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Vista and Debugger Developments

Tweaks and benchmarks
by Dermot Hogan
Sunday 11 February 2007.

I’ve been fixing various problems that have come to light since we launched Ruby In Steel two weeks ago. Some I expected and some I didn’t. The expected ones were various problems with IntelliSense, debugger expression parsing and various small configuration glitches. The two I didn’t expect were Vista and the requirement for a thread-safe debugger.

Vista took us by surprise because we had assumed that few, if any, developers would be using Vista this early on (Vista was ‘released’ the day after Ruby In Steel: I really must talk to Bill about scheduling our releases better in future). It turns out we were wrong. Vista is being using - and quite widely. I can see why having installed it. Apart from the usual few moments of irritation about things being in the ‘wrong’ place, Vista really is very nice to use.

The other thing we got wrong was thinking that you don’t need a multithreaded debugger with Rails. It turns out that you do. So, some months ahead of schedule, I’ve reworked the debugger to make it thread safe. I’ve been testing it over the last couple of days with WEBrick, LightTPD and (at last!) Mongrel. And they all work fine as far as I can see.

Note that I used the phrase ‘thread-safe’ not ‘multi-threaded’. This is because, in order to make the debugger ‘multi-threaded’, I need to build a whole raft of features into the Visual Studio side to control threads – start them, stop them and examine them. That will come later as scheduled.

The downside of the debugger being thread safe is that there’s a performance penalty (the results are below). I’ll be making performance improvements later on when I do the full multi-threaded thing for 1.2. Right now, the priority has been to get Rails debugging fully operational.

In passing, I’ll note that Ruby’s implementation of threads is the worst I’ve ever come across. In the past, I’ve written several multithreaded servers and device drivers so I know well the problems that come as part of dealing with asynchronous execution contexts. I nearly fell off my chair laughing when I found out how Ruby does thread ‘pre-emption’ – at least on Windows.

The figures

This is on a 2.8GHz Pentium 4 with 1.5GB of memory (timings in seconds).

Pentium count none Cylon Ruby ratio
factorial 10000 2.171 15.609 428.0 1 : 7.2 : 197
linear 1000000 0.672 0.922 160.0 1 : 1.4 : 238

And on a Core Duo 6600 with 2GB of memory.

Core Duo count none Cylon Ruby ratio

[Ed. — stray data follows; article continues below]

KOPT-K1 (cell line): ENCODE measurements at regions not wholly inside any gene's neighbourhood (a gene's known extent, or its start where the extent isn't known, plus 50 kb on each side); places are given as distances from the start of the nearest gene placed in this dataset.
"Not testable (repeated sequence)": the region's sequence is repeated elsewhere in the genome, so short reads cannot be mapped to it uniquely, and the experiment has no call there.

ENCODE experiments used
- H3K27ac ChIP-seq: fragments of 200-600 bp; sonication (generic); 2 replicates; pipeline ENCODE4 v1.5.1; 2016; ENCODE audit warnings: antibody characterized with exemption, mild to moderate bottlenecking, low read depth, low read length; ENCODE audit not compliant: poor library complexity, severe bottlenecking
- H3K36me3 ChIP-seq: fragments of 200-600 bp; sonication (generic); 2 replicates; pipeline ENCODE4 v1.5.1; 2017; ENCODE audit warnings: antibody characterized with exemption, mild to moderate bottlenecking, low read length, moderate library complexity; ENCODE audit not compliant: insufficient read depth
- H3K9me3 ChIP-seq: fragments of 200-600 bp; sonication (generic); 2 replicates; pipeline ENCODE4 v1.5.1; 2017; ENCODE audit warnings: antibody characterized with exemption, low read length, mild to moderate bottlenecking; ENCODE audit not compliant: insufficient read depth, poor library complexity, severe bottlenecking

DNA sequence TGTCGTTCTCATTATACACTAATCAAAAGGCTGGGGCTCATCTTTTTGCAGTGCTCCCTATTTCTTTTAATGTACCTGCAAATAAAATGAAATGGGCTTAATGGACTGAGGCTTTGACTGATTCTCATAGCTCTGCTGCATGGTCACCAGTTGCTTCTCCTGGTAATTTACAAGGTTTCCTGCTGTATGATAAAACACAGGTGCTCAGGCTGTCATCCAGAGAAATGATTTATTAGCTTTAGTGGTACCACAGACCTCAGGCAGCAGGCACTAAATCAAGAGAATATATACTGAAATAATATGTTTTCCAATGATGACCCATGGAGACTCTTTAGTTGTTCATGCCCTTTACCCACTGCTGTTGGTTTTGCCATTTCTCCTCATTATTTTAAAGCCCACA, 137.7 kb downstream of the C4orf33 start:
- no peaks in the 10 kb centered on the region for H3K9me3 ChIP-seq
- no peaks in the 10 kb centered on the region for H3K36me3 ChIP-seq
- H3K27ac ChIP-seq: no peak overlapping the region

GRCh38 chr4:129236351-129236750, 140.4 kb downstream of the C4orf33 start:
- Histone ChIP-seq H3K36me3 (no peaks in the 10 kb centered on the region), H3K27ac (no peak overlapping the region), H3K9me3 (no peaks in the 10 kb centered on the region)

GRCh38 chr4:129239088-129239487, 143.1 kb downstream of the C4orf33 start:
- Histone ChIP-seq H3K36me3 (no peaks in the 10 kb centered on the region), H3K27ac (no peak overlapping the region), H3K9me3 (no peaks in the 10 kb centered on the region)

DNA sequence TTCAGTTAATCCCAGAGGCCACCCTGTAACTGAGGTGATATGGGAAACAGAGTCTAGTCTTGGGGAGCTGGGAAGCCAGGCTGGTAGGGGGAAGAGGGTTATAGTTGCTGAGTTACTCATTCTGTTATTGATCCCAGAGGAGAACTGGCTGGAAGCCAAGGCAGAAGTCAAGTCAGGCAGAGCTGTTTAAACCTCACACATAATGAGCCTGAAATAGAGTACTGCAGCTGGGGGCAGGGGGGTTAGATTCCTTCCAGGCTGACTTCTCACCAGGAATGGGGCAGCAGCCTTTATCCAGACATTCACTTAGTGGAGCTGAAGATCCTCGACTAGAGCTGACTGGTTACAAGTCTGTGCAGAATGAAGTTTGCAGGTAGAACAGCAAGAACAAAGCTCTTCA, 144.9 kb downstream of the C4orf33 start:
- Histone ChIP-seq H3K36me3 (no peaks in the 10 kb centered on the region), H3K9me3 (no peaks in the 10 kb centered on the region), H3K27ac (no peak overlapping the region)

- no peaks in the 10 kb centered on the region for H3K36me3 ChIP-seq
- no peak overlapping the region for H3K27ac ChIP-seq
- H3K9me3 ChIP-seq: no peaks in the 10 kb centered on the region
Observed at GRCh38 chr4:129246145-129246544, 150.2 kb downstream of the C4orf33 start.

factorial 10000 1.108 5.132 208.0 1 : 4.6 : 187
linear 1000000 0.281 0.452 94.0 1 : 1.6 : 334

I’ve quoted the results as ratios (none : Cylcon : Ruby) rather than ’overhead’ as it’s probably more meaningful. Even though the thread-safety features do slow down the debugger, Cylon is still much faster than the Ruby debugger. On the factorial benchmark, it’s about 40 times faster. On the linear benchmark it’s around 200 times faster. With a bit more work, however, I can (and will) make it faster still.

When I do the debugger for Ruby In Steel 1.2, I’ll leave in the option for the original ultra-fast single-threaded Cylon since this will be quite useful for single threaded applications like number crunching, machine control or CAD programs. And, as I said, I’ll also work on improving and optimising the performance of the Cylons.

Finally, I also ran the debugger on a more realistic suite of Rails unit tests kindly donated by a user. These involve a fair bit of IO of one sort or another as well as compute operations (the benchmarks above are pure ‘compute’). The ratio I got was approximately 1:2:50. In other words the multithreaded debugger was twice as slow as the code without the debugger and the ‘slow’ debugger was fifty times slower than without. However, because of IO intervals, etc, it’s virtually impossible to make any deductions about the debuggers themselves.

The Code

The code I used is here:

def fac(n)
        n == 1 ? 1 : n * fac(n-1)

count = 0

tstart =
#0.upto(100000) {fac(50)}
0.upto(100000000) {count += 1}
tend =
puts "%10.3f" % tstart
puts "%10.3f" % tend.to_f
diff = tend - tstart
puts "%10.3f" % diff.to_f
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